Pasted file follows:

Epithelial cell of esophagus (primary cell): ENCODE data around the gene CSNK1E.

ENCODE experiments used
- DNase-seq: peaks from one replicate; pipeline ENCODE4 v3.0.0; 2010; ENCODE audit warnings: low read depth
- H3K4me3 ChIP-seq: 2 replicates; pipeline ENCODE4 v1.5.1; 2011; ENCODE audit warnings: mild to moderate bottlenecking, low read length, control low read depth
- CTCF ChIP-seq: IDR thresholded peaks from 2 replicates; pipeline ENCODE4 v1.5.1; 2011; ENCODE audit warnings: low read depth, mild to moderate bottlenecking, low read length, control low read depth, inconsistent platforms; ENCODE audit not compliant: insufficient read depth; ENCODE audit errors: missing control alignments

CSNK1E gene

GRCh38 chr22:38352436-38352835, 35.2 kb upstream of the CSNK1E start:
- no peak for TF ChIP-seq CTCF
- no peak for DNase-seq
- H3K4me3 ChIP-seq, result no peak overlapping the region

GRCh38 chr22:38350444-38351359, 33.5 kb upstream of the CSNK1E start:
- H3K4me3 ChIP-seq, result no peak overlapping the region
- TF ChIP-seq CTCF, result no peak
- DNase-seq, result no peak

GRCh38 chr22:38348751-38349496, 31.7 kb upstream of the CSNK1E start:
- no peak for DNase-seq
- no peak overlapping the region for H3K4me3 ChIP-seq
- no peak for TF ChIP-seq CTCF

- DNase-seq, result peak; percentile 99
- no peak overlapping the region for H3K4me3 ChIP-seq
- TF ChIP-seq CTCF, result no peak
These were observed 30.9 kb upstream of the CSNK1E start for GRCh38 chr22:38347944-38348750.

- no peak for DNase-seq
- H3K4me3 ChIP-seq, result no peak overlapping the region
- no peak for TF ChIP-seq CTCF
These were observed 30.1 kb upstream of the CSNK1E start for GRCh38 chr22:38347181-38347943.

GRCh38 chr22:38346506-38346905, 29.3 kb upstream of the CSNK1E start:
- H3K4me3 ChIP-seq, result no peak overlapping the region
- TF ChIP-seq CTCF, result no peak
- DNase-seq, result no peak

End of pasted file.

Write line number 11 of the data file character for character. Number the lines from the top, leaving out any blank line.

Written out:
GRCh38 chr22:38350444-38351359, 33.5 kb upstream of the CSNK1E start: